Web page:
The most intuitive way of thinking of it seems to be to picture two objects each made up of 100 "particles" (imagine indivisible points of equivalent and constant mass) at a given separation $d$. We can build up to this picture and see why the product of masses makes sense.
First, imagine the simplest picture: 2 particles, $A$ and $B$ at separation $d$. Let's say that $A$ experiences 1 unit of force due to $B$ and $B$ experiences one unit of force due to $A$. Now let's add another particle $C$ that is right next to $B$. The gravitational attraction between $B$ and $C$ is very large but we can imagine it being canceled by some repulsive force of the particles touching. Now $A$ experiences 2 units of force, 1 from $B$ and 1 from $C$. The system of $B$ and $C$ together experiences 2 units of force, 1 from $B$ with $A$ and 1 from $C$ with $A$. So we can see how each particle in a system independently experiences gravitational attraction from each individual particle in the other system.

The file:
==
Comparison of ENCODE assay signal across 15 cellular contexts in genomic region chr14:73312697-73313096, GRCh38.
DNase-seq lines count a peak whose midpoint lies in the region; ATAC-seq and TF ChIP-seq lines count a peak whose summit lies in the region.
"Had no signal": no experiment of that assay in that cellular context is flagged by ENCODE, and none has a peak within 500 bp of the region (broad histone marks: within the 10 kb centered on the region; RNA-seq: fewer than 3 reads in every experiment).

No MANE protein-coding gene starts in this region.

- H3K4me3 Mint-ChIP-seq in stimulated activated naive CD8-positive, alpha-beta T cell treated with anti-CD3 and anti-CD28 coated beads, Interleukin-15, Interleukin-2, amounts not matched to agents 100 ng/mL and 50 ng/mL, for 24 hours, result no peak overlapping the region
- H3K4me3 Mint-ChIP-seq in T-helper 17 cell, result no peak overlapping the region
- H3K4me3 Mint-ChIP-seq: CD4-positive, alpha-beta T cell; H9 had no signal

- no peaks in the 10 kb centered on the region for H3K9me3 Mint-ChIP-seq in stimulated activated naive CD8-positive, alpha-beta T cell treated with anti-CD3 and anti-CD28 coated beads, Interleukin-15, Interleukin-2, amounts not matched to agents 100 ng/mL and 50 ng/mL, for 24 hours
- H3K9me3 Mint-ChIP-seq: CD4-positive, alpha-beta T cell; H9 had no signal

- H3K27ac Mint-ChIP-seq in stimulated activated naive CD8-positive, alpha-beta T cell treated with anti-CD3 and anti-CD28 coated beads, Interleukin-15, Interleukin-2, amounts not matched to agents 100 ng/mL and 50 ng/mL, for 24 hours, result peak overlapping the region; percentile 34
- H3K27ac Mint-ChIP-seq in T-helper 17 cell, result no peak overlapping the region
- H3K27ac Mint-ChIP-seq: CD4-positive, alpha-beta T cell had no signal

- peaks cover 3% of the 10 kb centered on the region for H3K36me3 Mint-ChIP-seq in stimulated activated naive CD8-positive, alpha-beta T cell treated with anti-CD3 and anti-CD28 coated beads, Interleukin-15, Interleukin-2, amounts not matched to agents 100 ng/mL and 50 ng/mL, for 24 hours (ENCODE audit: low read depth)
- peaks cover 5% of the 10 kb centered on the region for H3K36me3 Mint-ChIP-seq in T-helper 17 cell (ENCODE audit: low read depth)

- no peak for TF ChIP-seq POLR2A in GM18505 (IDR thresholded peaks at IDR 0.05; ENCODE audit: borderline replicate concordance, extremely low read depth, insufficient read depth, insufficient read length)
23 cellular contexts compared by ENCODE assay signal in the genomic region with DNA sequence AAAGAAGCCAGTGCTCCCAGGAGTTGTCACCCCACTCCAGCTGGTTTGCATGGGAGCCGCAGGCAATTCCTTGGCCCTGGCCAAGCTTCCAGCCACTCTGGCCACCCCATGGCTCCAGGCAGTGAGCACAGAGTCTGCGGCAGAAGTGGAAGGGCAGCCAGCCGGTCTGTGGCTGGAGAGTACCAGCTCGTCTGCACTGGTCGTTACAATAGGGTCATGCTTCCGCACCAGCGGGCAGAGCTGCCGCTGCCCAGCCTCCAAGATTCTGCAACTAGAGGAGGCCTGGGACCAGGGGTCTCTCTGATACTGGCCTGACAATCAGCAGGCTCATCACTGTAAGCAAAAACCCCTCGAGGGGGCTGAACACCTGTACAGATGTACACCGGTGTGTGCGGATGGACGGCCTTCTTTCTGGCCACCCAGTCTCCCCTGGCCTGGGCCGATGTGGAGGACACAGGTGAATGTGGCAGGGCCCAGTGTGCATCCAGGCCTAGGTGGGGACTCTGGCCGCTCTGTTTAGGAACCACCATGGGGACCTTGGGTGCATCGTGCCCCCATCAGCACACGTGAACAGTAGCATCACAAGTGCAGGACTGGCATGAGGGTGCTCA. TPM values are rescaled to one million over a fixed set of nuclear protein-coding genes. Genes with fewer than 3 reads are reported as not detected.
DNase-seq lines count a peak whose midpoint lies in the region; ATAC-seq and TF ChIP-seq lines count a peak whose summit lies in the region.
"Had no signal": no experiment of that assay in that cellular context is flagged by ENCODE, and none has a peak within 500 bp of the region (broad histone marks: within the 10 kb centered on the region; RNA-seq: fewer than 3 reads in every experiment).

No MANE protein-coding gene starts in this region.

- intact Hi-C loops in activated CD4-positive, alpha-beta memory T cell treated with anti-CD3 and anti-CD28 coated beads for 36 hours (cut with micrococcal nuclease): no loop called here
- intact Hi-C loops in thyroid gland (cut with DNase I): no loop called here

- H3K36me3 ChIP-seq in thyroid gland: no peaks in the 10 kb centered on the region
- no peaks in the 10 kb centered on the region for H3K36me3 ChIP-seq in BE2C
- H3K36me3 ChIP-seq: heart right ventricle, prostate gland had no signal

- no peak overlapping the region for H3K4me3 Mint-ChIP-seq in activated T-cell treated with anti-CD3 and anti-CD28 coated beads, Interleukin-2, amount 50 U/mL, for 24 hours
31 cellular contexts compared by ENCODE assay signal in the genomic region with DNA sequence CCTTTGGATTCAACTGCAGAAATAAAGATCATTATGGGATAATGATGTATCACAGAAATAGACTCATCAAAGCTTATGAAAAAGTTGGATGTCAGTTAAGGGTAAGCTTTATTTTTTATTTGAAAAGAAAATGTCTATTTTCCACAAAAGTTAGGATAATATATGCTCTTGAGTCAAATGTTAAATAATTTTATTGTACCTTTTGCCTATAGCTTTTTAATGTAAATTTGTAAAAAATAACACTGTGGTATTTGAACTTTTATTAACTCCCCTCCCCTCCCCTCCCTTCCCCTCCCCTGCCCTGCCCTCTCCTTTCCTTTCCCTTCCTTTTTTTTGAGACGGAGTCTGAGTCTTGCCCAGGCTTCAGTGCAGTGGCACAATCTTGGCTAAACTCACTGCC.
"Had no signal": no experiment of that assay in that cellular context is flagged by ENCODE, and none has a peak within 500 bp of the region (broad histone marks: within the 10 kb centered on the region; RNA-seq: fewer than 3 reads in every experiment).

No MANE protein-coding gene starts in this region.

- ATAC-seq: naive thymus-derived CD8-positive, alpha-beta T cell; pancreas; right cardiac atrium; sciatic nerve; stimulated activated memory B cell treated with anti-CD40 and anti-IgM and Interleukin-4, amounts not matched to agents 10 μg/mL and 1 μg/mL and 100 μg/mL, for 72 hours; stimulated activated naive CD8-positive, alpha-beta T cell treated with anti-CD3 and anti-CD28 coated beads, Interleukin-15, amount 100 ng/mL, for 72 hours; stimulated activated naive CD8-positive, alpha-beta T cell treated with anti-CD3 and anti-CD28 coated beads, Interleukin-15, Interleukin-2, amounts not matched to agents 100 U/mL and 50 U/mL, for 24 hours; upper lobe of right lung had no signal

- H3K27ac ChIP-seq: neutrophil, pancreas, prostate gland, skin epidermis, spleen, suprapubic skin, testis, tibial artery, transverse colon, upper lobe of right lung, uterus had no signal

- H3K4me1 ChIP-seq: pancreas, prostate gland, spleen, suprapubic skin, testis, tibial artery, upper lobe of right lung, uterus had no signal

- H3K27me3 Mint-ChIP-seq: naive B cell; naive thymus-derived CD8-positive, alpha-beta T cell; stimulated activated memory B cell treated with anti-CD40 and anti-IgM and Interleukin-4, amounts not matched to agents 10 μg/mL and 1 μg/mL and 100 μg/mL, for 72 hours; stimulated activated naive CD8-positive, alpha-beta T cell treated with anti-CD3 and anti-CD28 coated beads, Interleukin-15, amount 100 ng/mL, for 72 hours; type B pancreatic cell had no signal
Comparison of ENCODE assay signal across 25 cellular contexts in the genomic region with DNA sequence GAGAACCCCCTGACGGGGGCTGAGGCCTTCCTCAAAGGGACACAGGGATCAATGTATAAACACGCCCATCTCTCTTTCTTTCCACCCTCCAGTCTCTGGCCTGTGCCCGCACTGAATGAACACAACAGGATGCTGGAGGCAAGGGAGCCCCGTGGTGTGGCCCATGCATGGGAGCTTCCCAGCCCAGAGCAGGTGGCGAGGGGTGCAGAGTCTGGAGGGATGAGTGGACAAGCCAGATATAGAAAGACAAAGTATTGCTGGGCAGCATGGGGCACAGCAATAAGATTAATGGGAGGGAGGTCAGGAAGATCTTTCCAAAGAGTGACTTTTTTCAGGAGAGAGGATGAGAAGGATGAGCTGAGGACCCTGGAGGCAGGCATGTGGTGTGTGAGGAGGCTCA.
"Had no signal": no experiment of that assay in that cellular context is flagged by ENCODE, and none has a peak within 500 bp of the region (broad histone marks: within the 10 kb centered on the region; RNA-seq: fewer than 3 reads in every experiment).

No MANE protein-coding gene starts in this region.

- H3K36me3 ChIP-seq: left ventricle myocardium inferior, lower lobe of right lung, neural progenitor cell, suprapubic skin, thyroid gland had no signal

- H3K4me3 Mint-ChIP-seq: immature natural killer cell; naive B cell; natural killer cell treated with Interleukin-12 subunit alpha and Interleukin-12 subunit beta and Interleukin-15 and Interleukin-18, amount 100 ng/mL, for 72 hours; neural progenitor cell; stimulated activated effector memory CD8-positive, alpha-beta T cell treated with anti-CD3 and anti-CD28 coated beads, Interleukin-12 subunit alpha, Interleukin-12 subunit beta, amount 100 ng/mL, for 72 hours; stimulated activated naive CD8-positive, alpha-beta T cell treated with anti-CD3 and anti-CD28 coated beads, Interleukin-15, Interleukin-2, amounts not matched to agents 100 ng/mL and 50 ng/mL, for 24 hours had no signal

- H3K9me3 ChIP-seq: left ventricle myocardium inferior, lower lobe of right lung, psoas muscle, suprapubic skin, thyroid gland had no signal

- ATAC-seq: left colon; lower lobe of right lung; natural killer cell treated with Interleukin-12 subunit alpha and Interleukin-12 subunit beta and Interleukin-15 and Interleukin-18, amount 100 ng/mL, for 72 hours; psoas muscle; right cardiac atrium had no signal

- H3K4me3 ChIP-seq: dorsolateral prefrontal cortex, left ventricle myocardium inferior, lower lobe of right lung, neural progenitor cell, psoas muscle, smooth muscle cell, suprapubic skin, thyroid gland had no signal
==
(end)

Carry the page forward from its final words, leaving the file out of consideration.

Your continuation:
Now imagine the two objects ($X$ and $Y$), each with 100 particles stuck together, and the two objects at separation $d$. Now each particle in $X$ experiences attraction from every particle in $Y$ (and vice versa). So 100 partices in $X$ each individual experience 100 separate attractions, each of 1 unit of force. Therefore the total attraction is $100\times100=10000$ units of force.
Finally imagine $X$ has 50 particles and $Y$ has 150. The total mass of the two objects is the same as the previous case, but by the same argument $X$ has 50 particles which each independently experience attraction with 150 particles (with each instance of attraction imparting 1 unit of force), therefore $X$ experiences $150\times50=7500$ units of force.
Hopefully it is now more clear why force goes with the product of masses.